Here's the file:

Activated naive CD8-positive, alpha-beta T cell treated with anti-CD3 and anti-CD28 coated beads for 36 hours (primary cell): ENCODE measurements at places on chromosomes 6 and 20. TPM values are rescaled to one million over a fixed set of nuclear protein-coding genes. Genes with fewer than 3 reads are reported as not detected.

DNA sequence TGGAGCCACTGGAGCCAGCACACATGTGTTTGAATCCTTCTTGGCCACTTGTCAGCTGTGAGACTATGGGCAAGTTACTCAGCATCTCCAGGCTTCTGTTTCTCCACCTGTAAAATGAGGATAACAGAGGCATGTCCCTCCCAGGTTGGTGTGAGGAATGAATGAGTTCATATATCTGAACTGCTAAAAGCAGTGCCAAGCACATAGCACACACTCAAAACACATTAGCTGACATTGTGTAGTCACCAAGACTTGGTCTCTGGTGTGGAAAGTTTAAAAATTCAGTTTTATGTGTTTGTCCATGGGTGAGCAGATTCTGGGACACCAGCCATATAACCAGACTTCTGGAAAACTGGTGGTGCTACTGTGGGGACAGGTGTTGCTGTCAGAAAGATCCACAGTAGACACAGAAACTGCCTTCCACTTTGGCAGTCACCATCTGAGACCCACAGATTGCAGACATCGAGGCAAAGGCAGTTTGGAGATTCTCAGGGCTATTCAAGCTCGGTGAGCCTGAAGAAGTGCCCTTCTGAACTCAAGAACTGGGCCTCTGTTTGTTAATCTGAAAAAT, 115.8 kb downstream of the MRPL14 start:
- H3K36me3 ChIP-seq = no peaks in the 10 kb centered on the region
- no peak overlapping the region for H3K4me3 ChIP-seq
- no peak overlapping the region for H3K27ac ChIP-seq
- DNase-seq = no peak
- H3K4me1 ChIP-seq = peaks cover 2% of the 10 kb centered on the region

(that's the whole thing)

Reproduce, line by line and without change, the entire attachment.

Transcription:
Activated naive CD8-positive, alpha-beta T cell treated with anti-CD3 and anti-CD28 coated beads for 36 hours (primary cell): ENCODE measurements at places on chromosomes 6 and 20. TPM values are rescaled to one million over a fixed set of nuclear protein-coding genes. Genes with fewer than 3 reads are reported as not detected.

DNA sequence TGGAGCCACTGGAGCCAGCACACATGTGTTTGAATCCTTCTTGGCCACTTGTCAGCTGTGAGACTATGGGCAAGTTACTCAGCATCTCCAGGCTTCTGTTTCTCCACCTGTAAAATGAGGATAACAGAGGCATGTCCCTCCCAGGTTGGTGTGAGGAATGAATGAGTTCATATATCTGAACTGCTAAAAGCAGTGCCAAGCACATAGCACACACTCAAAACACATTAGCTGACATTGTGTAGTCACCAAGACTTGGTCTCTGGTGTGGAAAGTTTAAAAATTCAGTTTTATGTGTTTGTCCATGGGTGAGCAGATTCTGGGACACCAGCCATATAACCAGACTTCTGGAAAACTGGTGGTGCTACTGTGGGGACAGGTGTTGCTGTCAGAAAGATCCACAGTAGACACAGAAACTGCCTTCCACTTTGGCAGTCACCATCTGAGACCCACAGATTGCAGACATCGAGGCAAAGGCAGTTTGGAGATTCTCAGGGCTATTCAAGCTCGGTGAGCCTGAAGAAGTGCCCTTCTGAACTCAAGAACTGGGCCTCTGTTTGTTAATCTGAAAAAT, 115.8 kb downstream of the MRPL14 start:
- H3K36me3 ChIP-seq = no peaks in the 10 kb centered on the region
- no peak overlapping the region for H3K4me3 ChIP-seq
- no peak overlapping the region for H3K27ac ChIP-seq
- DNase-seq = no peak
- H3K4me1 ChIP-seq = peaks cover 2% of the 10 kb centered on the region